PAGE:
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Malawi Medical Journal
College of Medicine, University of Malawi and Medical Association of Malawi
ISSN: 1995-7262
Vol. 27, No. 1, 2015, pp. 16-19
Bioline Code: mm15005
Full paper language: English
Document type: Research Article
Document available free of charge

Malawi Medical Journal, Vol. 27, No. 1, 2015, pp. 16-19

 en Predictors of maternal mortality among critically ill obstetric patients
Adeniran, A. S.; Bolaji, B. O.; Fawole, A. A. & Oyedepo, O. O.


Aim Evaluation of the predictors of maternal mortality among critically ill obstetric patients managed at the intensive care unit (ICU).
Methods A case control study to evaluate the predictors of maternal mortality among critically ill obstetric patients managed at the intensive care unit (ICU) of the University of Ilorin Teaching Hospital, Ilorin, Nigeria from 1st January 2010 to 30th June 2013. Participants were critically ill obstetric patients who were admitted and managed at the ICU during the study period. Subjects were those who died while controls were age and parity matched survivors. Statistical analysis was with SPSS-20 to determine chi square, Cox-regression and odds ratio; p value < 0.05 was significant.
Results The mean age of subjects and controls were 28.92 ± 5.09 versus 29.44 ± 5.74 (p = 0.736), the level of education was higher among controls (p = 0.048) while more subjects were of low social class (p = 0.321), did not have antenatal care (p = 0.131) and had partners with lower level of education (p = 0.156) compared to controls. The two leading indications for admission among subjects and controls were massive postpartum haemorrhage and severe preeclampsia or eclampsia. The mean duration of admission was higher among controls (3.32 ± 2.46 versus 3.00 ± 2.58; p = 0.656) while the mean cost of ICU care was higher among the subjects (p = 0.472). The statistical significant predictors of maternal deaths were the patient’s level of education, Glasgow Coma Scale (GCS) score, oxygen saturation, multiple organ failure at ICU admission and the need for mechanical ventilation or inotrophic drugs after admission.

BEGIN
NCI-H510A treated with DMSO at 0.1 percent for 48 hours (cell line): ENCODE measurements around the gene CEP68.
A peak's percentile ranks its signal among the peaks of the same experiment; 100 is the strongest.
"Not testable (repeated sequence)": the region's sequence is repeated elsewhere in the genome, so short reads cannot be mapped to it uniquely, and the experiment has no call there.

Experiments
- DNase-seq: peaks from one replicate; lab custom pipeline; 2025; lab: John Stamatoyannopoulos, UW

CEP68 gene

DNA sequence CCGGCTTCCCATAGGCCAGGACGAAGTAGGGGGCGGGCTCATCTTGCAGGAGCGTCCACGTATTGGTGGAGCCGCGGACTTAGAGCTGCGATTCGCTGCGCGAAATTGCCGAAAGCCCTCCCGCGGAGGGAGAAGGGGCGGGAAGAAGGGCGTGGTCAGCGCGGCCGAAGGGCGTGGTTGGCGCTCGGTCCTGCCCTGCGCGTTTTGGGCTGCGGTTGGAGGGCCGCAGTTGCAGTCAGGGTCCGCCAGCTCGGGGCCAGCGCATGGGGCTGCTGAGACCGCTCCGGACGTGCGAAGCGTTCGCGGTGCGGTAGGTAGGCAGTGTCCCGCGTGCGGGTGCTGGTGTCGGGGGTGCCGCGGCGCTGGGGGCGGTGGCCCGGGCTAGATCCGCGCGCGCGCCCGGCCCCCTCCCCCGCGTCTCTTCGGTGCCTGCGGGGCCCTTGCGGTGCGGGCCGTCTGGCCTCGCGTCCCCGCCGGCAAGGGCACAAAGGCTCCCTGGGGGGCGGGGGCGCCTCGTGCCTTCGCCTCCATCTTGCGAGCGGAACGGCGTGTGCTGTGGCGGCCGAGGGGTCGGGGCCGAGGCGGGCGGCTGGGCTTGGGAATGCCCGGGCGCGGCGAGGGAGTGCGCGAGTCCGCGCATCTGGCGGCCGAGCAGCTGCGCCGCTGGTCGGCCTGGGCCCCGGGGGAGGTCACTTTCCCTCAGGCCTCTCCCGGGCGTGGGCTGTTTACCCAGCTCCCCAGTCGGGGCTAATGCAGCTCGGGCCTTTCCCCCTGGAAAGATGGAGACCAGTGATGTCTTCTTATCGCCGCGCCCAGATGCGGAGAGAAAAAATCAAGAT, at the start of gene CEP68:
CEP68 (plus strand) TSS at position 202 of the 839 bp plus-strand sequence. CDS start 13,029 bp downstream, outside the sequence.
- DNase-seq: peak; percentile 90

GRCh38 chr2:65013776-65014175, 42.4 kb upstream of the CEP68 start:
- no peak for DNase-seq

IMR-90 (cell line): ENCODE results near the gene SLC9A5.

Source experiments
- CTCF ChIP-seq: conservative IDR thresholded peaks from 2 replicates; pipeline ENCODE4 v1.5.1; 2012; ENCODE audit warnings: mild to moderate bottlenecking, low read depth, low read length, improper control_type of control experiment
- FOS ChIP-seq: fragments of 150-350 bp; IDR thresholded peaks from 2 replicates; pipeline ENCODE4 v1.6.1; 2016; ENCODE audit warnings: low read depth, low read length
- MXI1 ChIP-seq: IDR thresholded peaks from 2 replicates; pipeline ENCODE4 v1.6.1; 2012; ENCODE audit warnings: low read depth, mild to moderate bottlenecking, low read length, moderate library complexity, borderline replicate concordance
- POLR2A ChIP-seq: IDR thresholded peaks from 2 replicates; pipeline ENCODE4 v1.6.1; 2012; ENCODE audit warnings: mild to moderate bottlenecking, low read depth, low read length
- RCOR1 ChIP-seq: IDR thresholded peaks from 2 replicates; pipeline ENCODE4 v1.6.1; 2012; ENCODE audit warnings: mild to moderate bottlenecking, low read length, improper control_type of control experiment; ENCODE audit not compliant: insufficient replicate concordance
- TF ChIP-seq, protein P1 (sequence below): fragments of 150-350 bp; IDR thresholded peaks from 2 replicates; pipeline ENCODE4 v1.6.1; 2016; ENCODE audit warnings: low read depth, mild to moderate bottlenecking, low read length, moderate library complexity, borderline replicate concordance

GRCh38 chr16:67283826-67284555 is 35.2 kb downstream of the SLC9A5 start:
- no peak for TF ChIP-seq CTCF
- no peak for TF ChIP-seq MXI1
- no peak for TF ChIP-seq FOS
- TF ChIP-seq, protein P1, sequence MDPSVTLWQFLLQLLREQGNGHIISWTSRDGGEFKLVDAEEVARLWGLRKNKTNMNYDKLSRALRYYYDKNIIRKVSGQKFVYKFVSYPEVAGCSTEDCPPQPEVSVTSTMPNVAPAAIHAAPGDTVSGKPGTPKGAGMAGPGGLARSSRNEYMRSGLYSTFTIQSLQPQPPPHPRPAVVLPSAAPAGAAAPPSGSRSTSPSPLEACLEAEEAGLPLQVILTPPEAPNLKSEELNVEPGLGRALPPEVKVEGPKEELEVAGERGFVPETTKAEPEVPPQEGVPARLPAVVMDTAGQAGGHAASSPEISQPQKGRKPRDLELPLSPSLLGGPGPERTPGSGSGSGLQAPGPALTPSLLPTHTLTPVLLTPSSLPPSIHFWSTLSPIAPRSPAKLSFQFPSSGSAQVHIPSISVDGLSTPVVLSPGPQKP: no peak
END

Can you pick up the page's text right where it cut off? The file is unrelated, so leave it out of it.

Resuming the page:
Conclusion The clinical state at ICU admission of the critically ill obstetric patients is the major outcome determinant. Therefore, early recognition of the need for ICU care, adequate pre-ICU admission supportive care and prompt transfer will improve the outcome.

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